You can also use a message-driven bean to process messages. This must be a CMT bean in order for the incoming message to be enrolled in the transaction. The container will run the bean's onMessage() method in a JTA transaction.

    I don't think that there is a Hibernate issue, as this is just a persistent technology which your DAO will, in any case, be hiding from the business logic layer in which the EJBs run. Later, you can substitute Hibernate for JDBC or JDO without affecting your EJB or JMS code.


    SCJP 1.4, SCWCD 1.3, SCBCD 1.3
    Devender Thareja
    Ranch Hand

    Joined: Jul 14, 2005
    Posts: 187
    Appreciate your response Valentin and others. This is very interesting thread.
    Valentin Tanase
    Ranch Hand

    Joined: Feb 17, 2005
    Posts: 704
    You're very welcome Devender
    Kelly Walker
    Greenhorn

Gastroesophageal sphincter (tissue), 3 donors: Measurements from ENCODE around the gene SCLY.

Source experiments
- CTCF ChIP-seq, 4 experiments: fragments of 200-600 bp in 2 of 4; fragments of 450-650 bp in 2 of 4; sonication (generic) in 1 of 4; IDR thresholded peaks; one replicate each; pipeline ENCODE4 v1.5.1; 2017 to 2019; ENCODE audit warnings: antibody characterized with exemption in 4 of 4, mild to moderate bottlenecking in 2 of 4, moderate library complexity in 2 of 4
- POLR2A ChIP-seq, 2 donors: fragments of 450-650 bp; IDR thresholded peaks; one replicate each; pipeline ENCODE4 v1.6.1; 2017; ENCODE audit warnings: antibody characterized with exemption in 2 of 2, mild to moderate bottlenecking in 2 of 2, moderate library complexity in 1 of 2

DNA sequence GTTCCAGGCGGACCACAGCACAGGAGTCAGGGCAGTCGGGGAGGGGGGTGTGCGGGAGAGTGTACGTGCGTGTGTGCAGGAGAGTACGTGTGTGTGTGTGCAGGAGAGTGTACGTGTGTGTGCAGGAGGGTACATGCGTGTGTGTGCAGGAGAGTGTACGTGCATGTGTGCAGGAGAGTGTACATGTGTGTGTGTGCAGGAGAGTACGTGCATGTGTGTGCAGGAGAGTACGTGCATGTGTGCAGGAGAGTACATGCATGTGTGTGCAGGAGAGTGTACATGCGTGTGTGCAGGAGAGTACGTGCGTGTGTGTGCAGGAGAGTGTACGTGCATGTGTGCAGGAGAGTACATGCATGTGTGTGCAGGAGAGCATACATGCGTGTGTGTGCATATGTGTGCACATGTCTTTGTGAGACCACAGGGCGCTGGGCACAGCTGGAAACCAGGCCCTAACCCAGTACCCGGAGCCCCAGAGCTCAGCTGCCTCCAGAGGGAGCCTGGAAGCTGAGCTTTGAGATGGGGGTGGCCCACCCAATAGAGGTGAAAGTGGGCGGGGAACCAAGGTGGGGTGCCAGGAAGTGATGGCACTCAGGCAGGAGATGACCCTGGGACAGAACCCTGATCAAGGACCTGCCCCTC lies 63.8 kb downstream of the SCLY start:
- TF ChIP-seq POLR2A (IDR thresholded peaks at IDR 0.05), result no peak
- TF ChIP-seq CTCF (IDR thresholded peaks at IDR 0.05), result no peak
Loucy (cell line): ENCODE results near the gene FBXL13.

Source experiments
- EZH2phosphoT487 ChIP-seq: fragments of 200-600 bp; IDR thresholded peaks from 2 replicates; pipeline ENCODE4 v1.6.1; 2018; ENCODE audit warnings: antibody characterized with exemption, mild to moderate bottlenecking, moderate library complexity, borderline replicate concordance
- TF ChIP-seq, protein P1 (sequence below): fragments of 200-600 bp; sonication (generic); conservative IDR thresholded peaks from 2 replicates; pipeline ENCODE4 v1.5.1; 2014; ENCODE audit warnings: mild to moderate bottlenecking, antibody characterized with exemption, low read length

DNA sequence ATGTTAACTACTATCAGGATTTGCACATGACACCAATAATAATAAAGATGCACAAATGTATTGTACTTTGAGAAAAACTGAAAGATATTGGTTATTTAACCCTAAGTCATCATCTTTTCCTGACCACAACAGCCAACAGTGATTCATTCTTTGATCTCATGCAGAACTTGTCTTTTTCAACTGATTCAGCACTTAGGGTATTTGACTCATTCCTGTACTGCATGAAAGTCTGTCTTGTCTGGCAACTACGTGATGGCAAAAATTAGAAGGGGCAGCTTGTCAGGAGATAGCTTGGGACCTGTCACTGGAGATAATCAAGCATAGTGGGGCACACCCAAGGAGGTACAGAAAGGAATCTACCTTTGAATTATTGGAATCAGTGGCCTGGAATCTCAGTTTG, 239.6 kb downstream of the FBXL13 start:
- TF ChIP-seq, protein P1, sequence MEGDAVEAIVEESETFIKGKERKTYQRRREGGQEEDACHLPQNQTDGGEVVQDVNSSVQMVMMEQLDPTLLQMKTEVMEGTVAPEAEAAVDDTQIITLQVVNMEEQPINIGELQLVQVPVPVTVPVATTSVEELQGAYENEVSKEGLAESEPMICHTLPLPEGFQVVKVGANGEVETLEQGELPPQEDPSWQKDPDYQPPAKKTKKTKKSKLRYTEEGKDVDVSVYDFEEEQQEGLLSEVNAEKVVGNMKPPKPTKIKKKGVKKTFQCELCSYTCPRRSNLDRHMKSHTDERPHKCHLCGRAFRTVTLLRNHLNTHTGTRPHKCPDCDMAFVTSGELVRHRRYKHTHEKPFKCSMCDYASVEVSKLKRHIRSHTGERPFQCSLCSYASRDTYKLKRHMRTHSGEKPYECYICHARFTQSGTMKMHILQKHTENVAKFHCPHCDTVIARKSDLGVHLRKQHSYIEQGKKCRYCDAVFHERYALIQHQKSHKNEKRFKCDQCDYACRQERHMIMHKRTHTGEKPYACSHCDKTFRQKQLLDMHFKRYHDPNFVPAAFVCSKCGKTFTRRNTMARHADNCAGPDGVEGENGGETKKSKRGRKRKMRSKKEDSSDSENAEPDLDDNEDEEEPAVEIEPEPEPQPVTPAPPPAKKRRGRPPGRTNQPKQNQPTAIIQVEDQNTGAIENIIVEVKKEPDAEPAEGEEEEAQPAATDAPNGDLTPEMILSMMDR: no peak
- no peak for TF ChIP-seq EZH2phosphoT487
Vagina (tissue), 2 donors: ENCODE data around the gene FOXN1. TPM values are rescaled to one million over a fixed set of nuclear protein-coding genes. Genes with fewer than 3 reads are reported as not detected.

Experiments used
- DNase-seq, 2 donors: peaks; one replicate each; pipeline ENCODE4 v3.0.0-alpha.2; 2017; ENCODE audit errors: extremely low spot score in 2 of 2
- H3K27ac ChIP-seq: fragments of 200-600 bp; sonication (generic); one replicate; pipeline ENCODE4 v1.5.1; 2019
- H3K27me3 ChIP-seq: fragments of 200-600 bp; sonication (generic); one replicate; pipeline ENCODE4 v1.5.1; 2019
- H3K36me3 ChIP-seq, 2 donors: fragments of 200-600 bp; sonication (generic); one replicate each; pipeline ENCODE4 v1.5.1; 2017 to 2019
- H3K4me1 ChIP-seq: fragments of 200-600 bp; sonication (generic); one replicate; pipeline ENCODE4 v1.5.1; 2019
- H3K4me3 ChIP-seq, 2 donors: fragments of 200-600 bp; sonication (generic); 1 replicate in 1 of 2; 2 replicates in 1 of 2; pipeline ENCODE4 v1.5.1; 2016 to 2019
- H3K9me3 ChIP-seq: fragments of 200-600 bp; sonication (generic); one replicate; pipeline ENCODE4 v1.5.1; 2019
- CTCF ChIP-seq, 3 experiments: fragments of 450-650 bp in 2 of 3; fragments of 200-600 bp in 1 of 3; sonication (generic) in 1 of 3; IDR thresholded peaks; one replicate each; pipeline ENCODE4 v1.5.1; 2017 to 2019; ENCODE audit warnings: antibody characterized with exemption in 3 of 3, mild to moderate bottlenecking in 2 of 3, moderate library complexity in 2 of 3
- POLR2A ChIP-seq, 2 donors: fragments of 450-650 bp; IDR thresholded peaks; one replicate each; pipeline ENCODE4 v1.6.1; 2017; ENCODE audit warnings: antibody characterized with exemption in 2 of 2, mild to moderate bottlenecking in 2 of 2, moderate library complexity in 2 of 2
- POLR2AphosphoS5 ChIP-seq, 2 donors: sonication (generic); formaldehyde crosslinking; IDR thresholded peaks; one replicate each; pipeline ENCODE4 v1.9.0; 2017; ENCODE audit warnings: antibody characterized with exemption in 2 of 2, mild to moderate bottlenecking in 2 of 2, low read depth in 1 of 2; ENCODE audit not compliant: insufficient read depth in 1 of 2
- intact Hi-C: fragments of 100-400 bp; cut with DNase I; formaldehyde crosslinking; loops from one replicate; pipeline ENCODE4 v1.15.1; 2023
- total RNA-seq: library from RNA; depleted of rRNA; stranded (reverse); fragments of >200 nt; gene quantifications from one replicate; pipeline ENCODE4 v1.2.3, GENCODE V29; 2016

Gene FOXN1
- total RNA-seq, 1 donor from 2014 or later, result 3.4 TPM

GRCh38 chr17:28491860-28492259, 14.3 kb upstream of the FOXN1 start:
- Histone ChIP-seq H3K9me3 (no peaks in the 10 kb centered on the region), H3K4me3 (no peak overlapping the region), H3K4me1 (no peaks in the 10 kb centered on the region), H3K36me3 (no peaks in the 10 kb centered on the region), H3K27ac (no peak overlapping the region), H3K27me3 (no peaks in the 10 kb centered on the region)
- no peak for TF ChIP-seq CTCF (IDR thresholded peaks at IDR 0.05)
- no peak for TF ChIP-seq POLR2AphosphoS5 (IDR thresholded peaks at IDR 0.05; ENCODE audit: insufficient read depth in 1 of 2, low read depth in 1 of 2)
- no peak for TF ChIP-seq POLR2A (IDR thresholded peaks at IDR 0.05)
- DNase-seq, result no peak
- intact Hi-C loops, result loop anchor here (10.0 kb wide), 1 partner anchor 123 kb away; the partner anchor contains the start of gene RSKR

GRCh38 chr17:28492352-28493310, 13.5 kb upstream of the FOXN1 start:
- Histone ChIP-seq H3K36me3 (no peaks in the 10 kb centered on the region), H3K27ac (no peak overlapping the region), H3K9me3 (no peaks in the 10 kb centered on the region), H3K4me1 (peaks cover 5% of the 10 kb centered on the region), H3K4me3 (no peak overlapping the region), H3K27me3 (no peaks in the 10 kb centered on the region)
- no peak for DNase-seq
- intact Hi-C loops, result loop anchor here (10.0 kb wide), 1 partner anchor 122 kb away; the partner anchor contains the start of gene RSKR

Joined: Sep 09, 2003
    Posts: 24
    Thanks for the response.

    I'm not sure I am clear on the answer to my second question regarding CMT and Hibernate. We have a lot of existing logic in SLSB and have invested a lot of money in Weblogic server. I really need the Hibernate code to be able to participate in a global transaction and participate in the WebLogic CMT. It seems it might only be possible by using Spring rather than just Hibernate alone. It may or may not be possible for me to introduce Spring to this project but it seems odd that Spring should be a 'must have' to get Hibernate to work in a EJB environment. Can anyone clarify this? Maybe I should ask in the Hibernate forum?
    Valentin Tanase
    Ranch Hand

    Joined: Feb 17, 2005
    Posts: 704
    Hi Kelly,

    Let me rephrase this again:


    My next question is what about transaction demarcation? My ejb applications use container managed transactions (WebLogic 8.1 transaction manager). Can the ejb transactions be propagated to the hibernate POJO updates? All the example Hibernate code I have seen always shows explicit COMMIT after the update. Can this be left to the container?


    I actually didn�t comprehend your question exactly and I provided you a different answer. I�ve been mostly answering to a topic about using AOP with Hibernate, which I realize now is not the essence of your question. Sorry for the confusion.